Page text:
If you normally edit files on remote server and you like Emacs, check Tramp. I don’t have special attachment to any editor yet and I really can’t make full use of any of Vim or Emacs (the two editors I use most). I think I should sit down for a couple of weeks and learn Emacs.
If I was using C it would have been simply a couple of calls to librsvg, but on C# things got a bit more ugly because Rsvg, the wrapper around librsvg is not finished. And other bindings are also missing. Just getting a Cairo context out of a Gtk.DrawingArea was not as simple as I would have liked it to be (I describe how to do it in a previous post, but I’ll do it again here).
Last Monday I took my first lesson in archery, that is, shooting arrows with a bow. Some years ago I would have tried to do it myself: go buy a bow and some arrows, find a place to shoot and shoot. But I am really glad I haven’t done that and instead, went to Otendor’s Parlemo branch. There’s so much to learn first. On one side there’s a lot of technique. A lot. I wouldn’t have guessed a 10% of what I’ve been taught in one lesson.
In my quest to re-learn Haskell I eventually thought: “OK, let’s see how an exception looks like”. Starting my favorite interactive Haskell implementation:
___ ___ _ / _ \ /\ /\/ __(_) / /_\// /_/ / / | | GHC Interactive, version 6.4.1, for Haskell 98. / /_\\/ __ / /___| | http://www.haskell.org/ghc/ \____/\/ /_/\____/|_| Type :? for help. Loading package base-1.0 ... linking ... done. Prelude>
OK. Let’s generate an exception now, a division by zero for example (something basic): Continue reading “Trying to find exceptions in Haskell”
I have an idea for a web application that might enjoy moderate success. And from time to time I try to develop it and it would be already done if it wasn’t that web developing is so painful (reading PLAI and trying to make my own Lisp to conquer the word is far more fun and entretaining… oh damn, I shouldn’t told you my plan… oh well).
My favourite framework so far is (and continues to be, more on that latter): UnCommon Web (UCW). But after reading an article titled Framework Performance (or Django vs. Rails vs. Symfony: Django is fastest on digg) I said: “Hey, let’s give this Django thing a try”.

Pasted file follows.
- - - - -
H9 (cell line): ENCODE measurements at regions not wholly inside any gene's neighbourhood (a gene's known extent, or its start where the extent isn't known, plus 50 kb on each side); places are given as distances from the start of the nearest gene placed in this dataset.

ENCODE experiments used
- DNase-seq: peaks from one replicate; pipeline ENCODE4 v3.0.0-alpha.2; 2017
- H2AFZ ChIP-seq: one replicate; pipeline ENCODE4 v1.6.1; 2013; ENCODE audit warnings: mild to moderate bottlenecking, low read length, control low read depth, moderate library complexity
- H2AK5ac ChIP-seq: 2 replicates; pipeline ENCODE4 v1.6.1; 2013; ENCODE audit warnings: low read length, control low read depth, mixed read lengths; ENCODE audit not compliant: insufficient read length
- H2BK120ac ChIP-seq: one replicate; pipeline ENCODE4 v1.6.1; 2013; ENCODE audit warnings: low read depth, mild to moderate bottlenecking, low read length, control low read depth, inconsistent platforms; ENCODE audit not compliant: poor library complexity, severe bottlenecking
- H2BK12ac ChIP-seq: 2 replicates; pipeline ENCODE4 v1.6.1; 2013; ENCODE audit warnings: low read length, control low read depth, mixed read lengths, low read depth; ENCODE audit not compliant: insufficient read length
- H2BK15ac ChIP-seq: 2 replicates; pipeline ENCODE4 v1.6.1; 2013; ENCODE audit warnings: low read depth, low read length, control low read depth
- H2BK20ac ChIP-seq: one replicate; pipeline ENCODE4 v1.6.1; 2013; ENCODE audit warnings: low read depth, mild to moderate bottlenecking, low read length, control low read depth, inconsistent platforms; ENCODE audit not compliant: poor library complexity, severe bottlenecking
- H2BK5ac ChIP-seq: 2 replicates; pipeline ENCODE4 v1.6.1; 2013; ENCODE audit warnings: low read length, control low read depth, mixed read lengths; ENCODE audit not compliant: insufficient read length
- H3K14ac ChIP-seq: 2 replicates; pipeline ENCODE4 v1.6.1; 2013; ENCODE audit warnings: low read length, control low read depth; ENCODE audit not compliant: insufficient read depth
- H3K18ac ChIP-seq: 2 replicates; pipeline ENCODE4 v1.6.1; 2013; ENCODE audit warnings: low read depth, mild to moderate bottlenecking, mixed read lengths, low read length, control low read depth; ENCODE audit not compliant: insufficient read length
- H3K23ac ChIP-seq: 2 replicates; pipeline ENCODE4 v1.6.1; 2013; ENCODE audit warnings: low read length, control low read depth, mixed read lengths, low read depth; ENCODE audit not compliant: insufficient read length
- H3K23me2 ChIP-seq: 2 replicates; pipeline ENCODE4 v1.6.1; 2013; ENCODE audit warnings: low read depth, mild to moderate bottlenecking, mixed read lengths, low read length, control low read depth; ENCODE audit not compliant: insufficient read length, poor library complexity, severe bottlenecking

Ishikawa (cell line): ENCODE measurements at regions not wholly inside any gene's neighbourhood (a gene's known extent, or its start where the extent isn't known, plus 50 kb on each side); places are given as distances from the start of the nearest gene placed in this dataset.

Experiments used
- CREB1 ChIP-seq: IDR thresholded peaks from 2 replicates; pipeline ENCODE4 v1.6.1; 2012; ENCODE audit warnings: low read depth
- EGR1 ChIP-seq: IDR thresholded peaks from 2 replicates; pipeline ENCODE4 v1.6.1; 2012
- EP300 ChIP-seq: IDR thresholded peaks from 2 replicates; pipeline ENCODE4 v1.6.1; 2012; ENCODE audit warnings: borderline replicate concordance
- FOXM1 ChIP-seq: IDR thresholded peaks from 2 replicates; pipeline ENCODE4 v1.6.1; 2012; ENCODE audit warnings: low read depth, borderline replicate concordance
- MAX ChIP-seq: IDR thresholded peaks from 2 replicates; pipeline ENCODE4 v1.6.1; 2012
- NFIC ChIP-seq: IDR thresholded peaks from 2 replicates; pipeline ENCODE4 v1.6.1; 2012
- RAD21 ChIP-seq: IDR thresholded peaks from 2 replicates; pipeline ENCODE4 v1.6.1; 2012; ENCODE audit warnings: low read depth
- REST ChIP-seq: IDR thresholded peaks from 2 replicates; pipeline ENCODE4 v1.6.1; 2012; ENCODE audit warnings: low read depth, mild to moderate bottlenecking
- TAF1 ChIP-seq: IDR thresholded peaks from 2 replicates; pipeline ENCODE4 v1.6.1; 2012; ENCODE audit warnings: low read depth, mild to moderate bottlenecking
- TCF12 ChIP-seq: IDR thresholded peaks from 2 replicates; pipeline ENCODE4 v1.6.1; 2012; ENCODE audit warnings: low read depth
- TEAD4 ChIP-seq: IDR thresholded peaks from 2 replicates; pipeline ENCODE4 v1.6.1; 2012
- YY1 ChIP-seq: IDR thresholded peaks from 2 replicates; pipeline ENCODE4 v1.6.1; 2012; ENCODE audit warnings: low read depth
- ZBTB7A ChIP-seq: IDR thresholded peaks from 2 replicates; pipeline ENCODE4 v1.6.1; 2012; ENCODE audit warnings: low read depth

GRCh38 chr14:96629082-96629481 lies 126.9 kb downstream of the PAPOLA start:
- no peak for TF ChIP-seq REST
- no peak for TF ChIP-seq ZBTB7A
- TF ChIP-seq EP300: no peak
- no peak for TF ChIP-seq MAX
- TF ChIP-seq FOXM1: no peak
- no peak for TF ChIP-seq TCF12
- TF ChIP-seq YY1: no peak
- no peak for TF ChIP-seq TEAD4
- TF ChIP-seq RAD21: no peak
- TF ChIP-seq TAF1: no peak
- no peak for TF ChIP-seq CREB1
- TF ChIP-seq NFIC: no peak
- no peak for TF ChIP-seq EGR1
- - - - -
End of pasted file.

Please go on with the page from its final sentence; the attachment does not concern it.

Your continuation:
There’s an excellent article by Don “dons” Stewart called The lambda revolution which explains how to build a Haskell library in way that it is easy to download, compile, install, test, distribute, etc. I believe all those qualities are essential for successfully software. The next logicall step is to make OS-specific packages of it and since today I’ve had a short talk with Ian “Iglo” Lynagh, maintainer of many Haskell packages on Debian, who dissipated all my doubts about how to build a deb package of a Haskell library. Armed with that knowledge I am going to turn Don’s dlist into a beautiful deb package for Debian, Kubuntu or any other deb based operating system and tell you how.
Continue reading “The lambda revolution, Episode V, the deb strikes back”
My little article Cleaning up a Debian GNU/Linux was published at Debian Administration where lot’s of people replied with other ways to achieve the same goals. It was very nice to see all the different approaches with all the different pros and cons.
In the end I ended up changing my own approach for one that is faster and cleaner so I wanted to share it with you. Still, go to the Debian Administration version of the article and read the comments, they are very cool (thanks to all those who posted!).
You arrive at a Linux server which has some history of neglect. Let’s suppose someone else neglected it but if your new-year resolution is to stop neglecting your beloved server, this applies as well.
One form of neglect is to install, install, install and never un-install any package. The common utility to perform installation and un-installation of packages is apt-get which adds to the problem because it doesn’t have automatic removal of non-needed dependences.
PHP and ton of other packages. phpMyAdmin was removed when it was no longer needed but Apache, PHP and the ton of packages remain there.
Aptitude to the rescue. Aptitude is another package manager front-end like apt-get but it can keep track of automatically and non-automatically installed packages. That means that when you installed phpMyAdmin it was marked as non-auto while Apache and company was marked as auto. When you remove phpMyAdmin all the non-needed automatically installed packages like Apache would be removed.